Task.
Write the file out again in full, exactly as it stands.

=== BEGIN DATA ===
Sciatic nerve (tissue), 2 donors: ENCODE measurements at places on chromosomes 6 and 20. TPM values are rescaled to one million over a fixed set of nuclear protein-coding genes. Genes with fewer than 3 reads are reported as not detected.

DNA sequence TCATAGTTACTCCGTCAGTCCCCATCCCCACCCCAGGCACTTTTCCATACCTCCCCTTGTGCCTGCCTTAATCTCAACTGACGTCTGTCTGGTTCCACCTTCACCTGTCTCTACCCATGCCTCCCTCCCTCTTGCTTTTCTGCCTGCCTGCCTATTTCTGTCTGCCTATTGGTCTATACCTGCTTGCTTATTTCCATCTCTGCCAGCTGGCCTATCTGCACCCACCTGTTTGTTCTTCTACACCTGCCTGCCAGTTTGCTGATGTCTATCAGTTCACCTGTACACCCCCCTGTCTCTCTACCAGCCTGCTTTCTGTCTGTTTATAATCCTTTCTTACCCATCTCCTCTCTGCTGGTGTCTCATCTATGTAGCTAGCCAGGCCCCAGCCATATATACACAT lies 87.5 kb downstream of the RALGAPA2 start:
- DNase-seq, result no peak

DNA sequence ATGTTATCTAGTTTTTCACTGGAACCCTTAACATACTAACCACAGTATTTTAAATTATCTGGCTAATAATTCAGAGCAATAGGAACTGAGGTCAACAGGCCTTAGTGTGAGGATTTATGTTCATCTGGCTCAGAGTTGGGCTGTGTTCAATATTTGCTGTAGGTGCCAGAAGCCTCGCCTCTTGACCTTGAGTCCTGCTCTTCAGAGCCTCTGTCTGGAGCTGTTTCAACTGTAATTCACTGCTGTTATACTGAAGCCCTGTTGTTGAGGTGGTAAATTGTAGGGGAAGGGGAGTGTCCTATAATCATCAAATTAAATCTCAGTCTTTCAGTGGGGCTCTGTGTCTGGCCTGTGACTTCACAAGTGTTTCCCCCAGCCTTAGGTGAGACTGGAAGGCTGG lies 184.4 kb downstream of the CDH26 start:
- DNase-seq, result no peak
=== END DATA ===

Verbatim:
Sciatic nerve (tissue), 2 donors: ENCODE measurements at places on chromosomes 6 and 20. TPM values are rescaled to one million over a fixed set of nuclear protein-coding genes. Genes with fewer than 3 reads are reported as not detected.

DNA sequence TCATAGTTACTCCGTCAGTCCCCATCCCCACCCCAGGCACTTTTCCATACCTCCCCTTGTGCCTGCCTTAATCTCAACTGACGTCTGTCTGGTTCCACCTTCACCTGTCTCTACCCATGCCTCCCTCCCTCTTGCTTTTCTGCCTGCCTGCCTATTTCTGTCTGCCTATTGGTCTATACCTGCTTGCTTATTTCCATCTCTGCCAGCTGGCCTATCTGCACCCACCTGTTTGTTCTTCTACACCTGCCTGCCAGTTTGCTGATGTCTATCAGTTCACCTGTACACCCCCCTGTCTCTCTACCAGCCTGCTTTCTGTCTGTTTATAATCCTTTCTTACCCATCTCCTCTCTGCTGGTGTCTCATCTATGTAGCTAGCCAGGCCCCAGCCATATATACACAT lies 87.5 kb downstream of the RALGAPA2 start:
- DNase-seq, result no peak

DNA sequence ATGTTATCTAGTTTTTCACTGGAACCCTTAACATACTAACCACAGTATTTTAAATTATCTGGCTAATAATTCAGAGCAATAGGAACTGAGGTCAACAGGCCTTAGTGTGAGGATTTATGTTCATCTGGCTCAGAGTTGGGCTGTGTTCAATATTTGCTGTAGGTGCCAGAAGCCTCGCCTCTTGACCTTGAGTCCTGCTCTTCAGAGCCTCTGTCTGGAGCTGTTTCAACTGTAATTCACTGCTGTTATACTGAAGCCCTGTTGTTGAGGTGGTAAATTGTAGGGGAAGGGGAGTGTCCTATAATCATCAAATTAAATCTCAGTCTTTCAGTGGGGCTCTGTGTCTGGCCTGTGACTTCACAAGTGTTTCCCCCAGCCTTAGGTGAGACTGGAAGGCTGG lies 184.4 kb downstream of the CDH26 start:
- DNase-seq, result no peak